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Just how profitable have health insurers been in the last few years?

A recent article in Healthcare Dive examines the latest medical loss ratio (MLR) numbers, revealing a disturbing pattern of rising premiums – and profits.

If you’ve been reading Un-covered for a while, you’re probably well aware that health insurers have been extremely profitable in the last few years. Even so, new information continues to demonstrate just how much money they’re raking in.

If the numbers in a recent article in Healthcare Dive are any indicator, it’s a lot. In 2022, health insurance companies will return approximately $1 billion to consumers and employers through medical loss ratio (MLR) rebates.

This means, essentially, insurers collected – and consumers paid – $1 billion more in premiums than the health plans needed for the relevant time period.

How did this happen?

Per a federal regulation, health insurance companies are required to spend approximately 80 percent of all premium dollars on medical care (as opposed to profits, advertisements, and executive salaries). This is called the medical loss ratio (MLR), and it’s a good thing — it’s supposed to ensure that your premiums go toward your medical claims, and not some CEO’s yacht. If insurers are under that 80 percent threshold, then plans are required to pay consumers back in the form of a rebate.

Over the last few years, consumers got a lot less care due to COVID-19 and social distancing requirements. This means claims went way down – but premiums stayed put. As a result, many insurance companies did not meet the 80 percent threshold, and the rebates have been flowing. As Healthcare Dive puts it, this year’s rebates are just “the latest year in a trend of massive overcharging.”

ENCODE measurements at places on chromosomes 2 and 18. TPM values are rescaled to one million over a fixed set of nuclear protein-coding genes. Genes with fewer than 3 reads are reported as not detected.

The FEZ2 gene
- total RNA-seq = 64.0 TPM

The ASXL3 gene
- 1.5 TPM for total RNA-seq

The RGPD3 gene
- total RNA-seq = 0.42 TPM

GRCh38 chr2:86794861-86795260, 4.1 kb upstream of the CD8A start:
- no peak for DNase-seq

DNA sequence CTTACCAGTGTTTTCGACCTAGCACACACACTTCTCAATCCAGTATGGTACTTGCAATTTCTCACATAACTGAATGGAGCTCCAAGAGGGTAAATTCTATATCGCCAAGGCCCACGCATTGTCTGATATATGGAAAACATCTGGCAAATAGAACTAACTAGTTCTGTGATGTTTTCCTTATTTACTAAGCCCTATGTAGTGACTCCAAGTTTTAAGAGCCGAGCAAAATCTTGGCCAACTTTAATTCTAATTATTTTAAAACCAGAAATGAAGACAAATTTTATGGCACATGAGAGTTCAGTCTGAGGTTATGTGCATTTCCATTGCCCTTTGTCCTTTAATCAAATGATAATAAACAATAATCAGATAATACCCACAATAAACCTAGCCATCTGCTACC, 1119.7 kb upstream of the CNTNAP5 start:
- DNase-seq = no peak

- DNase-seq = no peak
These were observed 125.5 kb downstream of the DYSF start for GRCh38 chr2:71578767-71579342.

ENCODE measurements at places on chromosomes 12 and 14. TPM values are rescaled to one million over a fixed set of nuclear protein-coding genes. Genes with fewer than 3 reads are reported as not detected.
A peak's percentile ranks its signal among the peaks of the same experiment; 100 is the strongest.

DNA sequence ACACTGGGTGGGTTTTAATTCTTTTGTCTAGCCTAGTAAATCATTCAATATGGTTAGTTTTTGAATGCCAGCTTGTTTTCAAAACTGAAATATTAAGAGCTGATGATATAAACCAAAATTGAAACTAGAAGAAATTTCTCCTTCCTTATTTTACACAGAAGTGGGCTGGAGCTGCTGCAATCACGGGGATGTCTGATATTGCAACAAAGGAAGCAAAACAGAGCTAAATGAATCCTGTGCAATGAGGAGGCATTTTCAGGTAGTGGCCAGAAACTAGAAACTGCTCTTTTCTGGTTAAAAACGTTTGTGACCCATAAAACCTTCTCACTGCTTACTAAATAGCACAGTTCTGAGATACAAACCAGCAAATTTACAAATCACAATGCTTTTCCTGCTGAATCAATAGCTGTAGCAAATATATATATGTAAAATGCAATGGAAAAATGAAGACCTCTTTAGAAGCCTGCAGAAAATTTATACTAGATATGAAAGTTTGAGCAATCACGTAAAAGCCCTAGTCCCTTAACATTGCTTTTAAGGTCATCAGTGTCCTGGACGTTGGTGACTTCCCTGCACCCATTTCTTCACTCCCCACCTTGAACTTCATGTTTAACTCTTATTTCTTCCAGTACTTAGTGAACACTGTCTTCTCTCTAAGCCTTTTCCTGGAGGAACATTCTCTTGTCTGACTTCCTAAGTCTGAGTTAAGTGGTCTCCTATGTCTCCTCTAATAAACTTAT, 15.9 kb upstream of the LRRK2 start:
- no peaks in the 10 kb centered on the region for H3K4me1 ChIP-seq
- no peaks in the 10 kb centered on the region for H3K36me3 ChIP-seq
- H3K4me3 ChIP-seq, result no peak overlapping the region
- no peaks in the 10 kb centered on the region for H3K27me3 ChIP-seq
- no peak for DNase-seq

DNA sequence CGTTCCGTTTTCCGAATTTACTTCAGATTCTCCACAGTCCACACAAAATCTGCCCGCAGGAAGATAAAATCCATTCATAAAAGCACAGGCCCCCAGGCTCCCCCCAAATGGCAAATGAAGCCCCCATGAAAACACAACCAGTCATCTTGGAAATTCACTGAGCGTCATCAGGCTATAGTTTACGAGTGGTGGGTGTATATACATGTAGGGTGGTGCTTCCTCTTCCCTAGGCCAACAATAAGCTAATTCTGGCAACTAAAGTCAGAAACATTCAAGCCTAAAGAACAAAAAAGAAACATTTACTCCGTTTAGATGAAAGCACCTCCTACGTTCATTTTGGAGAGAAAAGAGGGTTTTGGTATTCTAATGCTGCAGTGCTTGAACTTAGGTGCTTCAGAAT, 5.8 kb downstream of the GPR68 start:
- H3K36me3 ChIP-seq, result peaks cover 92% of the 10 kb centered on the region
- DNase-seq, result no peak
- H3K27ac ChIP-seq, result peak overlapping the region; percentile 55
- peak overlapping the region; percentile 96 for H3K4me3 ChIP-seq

So how do rebates work?

Most of the rebates – $603 million – will go directly to consumers. According to the Kaiser Family Foundation, individual market enrollees will receive their rebates through check or premium credit, and the rest of the $1 billion will go to those who have insurance through their employer. These rebates will be divided between the employee and employer based on how their insurance plan is structured.

What are insurers going to do from here?

Perhaps try to better align their premiums with their costs to give consumers a break during this crazy period of inflation, and avoid having to pay out another billion next year?


Now that patients are starting to receive more care, claims are eating into that super huge pile of cash and making it just a regularly huge pile of cash. According to Healthcare Dive, “Insurers, who are currently setting 2023 premiums, may get spooked…and potentially propose steeper premiums to lower loss ratios.”

To us, it seems like insurers have figured out another tactic to keep profits safe by spiking premiums to manipulate loss ratios. It’s just another absurdity in our healthcare system: Insurers are able to overprice, knowing they can just pay back rebates down the line if they need to.

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